I chose to story board the scene where Laurie confesses his love to Jo. I thought it was a perfect example of the use of the time period, walking in a field (hillside) with your romantic interest. Sounds like it came straight out of a romance novel.. *cough cough*
The intimate scene takes place on an empty countryside hill with only the two character in focus. It’s a pivotal point in the film as it’s where Jo confesses her feelings and worries as a women in the 1800’s – If she does not marry then who is she in the world.
From the asphalt of the suburbs, from the love of my parents, from the breeze in the garden. I wanted the audience to feel what I felt, to see what I saw where I grew up. I can’t show my whole childhood, but I wanted the close up, intimate shots to feel as someone’s sight line throughout. I chose to use strictly medium to close up because I wanted the whole film to have this effect. I contemplated adding filters and changing the light but opted not to, as I wanted the film as raw as possible. The quick shots and cuts act as blinking through the moments.
Lumiere Films (created by Louis and Auguste Lumiére) were filmed on a Cinematographe (early camera). They were too heavy to move, so it sat mostly stationary as film was being recorded.
They were filmed in a “locked” view. So rightly so they were “moving pictures”. They followed some rules as Remoscope 2003 creators would say (a group of Japanese media makers based in Osaka). The simplified these rules as:
Max 1 minutes
No Sound, Zoom, Edit or effects
So if Lumiere Films we’re moving pictures. Then by analysis of photography we could image if an image is moving what narrative would we see, just with a camera being stationary on a tripod.
In our tute we were asked to analyse some pictures by composition, framing, depth, lighting, colour, focus, materials used and by the effects in editing.
One image that stuck out to me was this:
When I first analysed the image I could already see life and movement. The image looked like it had been taken on a vintage 80s film camera. Though the scenery and landscape looked like the focus of the image, all the people in the image pulled their on focus – making this image feel very nostalgic in a way. The wide shot was able to capture different emotions in these peoples postures. In furthur investigation this unfamiliar image turned out to be a very famous print by a Canadian photgrapher Jeff Wall. The tableux was staged the scale and ambition of the image was indeed the artists intent.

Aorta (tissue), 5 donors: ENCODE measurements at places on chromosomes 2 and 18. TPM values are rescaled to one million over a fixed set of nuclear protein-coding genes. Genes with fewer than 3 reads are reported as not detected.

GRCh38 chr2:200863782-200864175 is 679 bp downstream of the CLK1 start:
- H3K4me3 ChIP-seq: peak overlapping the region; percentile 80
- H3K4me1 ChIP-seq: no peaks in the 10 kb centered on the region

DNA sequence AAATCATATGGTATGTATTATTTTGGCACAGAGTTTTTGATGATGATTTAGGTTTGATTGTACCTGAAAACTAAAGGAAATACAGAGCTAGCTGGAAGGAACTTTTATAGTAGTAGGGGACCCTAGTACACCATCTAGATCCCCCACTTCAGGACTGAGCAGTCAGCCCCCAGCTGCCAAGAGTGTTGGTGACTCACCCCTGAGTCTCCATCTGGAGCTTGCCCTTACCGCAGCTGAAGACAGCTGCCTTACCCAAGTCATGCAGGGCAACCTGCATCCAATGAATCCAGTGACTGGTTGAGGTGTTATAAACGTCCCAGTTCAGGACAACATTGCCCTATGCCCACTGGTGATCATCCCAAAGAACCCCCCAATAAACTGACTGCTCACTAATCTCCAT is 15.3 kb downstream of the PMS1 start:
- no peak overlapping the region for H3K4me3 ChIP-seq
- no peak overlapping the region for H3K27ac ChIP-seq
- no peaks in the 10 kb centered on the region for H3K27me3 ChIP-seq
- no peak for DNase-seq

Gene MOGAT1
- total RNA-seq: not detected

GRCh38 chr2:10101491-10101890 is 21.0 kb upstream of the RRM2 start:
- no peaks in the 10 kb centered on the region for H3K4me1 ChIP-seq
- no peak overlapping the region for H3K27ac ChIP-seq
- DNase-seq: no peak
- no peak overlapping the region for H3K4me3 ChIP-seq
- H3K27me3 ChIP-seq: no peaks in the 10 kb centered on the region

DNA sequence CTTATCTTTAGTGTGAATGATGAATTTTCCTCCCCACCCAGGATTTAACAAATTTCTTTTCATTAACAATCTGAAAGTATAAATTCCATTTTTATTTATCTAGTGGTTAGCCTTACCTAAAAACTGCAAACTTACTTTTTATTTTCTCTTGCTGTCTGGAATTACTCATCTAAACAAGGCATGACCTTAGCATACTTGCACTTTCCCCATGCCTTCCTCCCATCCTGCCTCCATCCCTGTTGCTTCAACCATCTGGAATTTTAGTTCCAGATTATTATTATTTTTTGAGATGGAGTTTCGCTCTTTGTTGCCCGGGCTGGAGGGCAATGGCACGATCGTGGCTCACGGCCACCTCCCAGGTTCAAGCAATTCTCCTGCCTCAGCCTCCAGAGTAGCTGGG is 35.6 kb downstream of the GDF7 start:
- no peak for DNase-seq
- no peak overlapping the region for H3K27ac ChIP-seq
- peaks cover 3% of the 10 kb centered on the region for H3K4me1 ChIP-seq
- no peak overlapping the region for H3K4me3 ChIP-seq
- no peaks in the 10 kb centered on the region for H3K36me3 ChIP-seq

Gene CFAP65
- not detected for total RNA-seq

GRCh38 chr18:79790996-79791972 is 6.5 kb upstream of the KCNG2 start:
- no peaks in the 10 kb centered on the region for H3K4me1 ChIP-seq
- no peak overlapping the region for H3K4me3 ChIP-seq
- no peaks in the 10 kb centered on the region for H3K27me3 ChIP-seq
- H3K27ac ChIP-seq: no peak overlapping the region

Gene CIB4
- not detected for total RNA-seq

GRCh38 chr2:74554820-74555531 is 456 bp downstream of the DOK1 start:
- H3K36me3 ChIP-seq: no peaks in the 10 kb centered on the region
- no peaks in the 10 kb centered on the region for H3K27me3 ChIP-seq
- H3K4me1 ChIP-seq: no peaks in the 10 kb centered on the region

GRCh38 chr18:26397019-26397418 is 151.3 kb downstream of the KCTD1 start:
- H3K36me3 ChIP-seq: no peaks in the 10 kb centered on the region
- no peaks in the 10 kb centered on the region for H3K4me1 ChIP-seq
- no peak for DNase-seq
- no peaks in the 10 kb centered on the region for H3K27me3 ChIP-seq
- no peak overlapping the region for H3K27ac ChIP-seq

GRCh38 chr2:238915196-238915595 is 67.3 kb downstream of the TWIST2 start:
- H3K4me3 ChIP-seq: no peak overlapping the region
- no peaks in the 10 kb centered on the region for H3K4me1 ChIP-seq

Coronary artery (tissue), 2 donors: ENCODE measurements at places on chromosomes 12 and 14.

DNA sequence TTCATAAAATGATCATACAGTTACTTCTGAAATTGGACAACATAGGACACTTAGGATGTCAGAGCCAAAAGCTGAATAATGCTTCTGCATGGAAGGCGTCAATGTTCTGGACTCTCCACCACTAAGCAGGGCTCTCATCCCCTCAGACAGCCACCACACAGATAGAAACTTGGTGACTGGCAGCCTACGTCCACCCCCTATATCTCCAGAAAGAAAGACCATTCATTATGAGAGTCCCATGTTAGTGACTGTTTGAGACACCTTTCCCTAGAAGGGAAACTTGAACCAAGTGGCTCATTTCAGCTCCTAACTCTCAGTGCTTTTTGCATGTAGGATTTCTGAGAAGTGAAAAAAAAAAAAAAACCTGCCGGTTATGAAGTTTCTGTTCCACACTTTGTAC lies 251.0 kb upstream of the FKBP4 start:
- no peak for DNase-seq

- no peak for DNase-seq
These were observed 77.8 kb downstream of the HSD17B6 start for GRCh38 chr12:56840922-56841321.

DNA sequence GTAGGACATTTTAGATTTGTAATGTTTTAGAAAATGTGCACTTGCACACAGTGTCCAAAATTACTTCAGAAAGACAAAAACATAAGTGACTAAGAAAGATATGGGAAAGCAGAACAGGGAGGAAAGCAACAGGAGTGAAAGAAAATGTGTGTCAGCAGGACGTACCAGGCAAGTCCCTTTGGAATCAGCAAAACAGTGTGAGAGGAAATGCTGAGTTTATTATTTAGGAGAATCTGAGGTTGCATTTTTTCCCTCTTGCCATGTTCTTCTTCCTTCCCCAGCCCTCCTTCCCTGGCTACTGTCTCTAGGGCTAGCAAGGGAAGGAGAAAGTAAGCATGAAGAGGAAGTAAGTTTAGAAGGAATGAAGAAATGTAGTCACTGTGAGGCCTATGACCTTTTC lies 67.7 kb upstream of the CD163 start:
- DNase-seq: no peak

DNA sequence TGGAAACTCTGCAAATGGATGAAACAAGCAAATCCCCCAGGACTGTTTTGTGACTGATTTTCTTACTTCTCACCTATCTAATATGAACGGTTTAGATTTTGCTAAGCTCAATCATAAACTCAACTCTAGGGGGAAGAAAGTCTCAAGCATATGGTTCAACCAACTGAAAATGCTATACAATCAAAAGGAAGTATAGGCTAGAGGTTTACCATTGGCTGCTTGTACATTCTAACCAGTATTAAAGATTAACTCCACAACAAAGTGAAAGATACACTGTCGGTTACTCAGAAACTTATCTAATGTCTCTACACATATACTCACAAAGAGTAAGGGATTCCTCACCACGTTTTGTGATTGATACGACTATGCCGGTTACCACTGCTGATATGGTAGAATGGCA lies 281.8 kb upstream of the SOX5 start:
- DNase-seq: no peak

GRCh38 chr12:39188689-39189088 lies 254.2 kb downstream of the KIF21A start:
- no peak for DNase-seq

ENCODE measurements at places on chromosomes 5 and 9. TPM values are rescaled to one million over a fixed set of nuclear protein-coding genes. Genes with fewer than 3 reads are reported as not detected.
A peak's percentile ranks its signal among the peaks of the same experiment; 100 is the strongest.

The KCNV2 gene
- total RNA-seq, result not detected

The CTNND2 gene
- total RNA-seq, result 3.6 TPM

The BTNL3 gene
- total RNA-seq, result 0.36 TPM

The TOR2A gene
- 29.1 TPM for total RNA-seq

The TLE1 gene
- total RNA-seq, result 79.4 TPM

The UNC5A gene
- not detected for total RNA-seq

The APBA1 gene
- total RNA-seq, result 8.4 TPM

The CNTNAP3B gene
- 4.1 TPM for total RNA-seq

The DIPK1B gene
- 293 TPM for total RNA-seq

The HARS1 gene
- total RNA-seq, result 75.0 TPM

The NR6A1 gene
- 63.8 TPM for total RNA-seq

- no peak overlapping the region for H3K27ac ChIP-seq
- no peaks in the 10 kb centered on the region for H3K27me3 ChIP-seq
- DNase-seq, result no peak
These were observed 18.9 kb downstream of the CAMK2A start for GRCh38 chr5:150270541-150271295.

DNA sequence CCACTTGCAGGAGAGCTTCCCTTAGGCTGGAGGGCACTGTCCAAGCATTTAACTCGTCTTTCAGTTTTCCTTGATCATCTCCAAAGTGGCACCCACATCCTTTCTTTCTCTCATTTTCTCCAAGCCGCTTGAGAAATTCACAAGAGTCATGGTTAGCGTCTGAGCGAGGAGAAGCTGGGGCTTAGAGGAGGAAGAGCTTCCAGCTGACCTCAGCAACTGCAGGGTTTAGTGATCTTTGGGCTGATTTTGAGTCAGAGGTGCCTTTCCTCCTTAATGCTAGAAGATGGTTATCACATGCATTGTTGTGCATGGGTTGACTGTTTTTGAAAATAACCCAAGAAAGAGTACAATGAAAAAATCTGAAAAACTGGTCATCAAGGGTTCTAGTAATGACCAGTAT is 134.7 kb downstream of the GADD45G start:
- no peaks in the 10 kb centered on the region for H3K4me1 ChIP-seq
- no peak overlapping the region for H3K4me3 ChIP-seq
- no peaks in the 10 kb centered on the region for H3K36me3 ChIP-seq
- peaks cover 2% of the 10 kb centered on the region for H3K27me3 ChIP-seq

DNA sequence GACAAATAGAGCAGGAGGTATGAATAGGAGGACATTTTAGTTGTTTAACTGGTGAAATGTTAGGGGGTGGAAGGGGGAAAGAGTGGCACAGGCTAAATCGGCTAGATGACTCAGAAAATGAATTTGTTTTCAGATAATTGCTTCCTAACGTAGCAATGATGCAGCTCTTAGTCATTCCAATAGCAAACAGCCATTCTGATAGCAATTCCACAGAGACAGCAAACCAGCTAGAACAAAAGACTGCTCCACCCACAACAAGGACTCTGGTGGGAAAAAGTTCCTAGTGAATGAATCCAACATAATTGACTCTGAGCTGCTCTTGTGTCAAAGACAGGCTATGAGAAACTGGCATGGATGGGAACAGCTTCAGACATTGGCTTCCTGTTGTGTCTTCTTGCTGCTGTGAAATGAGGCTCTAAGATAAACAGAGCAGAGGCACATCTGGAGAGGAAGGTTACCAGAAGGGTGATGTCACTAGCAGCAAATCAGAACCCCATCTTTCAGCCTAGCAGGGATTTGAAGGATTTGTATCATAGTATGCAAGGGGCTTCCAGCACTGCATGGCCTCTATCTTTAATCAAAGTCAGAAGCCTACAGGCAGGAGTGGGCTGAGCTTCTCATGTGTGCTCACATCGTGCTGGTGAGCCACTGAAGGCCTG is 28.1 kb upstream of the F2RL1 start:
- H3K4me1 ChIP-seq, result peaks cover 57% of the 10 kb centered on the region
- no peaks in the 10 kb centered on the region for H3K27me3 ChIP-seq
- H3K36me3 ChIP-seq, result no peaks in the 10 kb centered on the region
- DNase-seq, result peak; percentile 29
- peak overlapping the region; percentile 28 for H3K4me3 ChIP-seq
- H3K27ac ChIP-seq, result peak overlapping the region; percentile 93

The MET described the image as: “The Storyteller shows the liminal space where past meets future, crisscrossed by power lines and illuminated from within by the electric light that permeates our world of spectacle, consumption, and waste. Yet the work is ultimately hopeful, holding in suspension the potential for cultural traditions to survive and contest historical amnesia, the homogenizing effects of the media, and the empty promises of technological progress.” (https://www.metmuseum.org/en/art/collection/search/286725)
Something as simple as a wide shot is able to provoke so much emotion and feeling. This instant storytelling in picture is something I hope to capture in my own film project.
We were given the task to familiarise ourselves with a DSLR camera. As someone who knows her way around the iPhone camera quite well this deemed a challenge. I mean of course I’ve held a proper DSLR camera before, but I didn’t really know the different basic functions like
‘film’ speed (ISO)
And even after the tutorial I still don’t feel 100% confident in the different functions. But at least I’m testing out and learning. I’m just one of those people who get frustrated if she doesn’t pick something up super quick. 🤷🏽♀️
My partner and I were tying to get some test shots while playing of the camera, of both the natural and material environment meeting together. And with the weather on the day, it really helped with what we were trying to achieve in our shots. It intereting as the direction we were given was to simply leave the camera on the tripod and just start recording. So even though we were doing videography, the shots were kind of just photography – but moving pictures… which is where videography first began which is kind of neat.
We had fun trying to protect the camera from the rain but also using the weather to our advantage. Very excited to dive deeper in to what screen media can achieve in art and for the emerging media.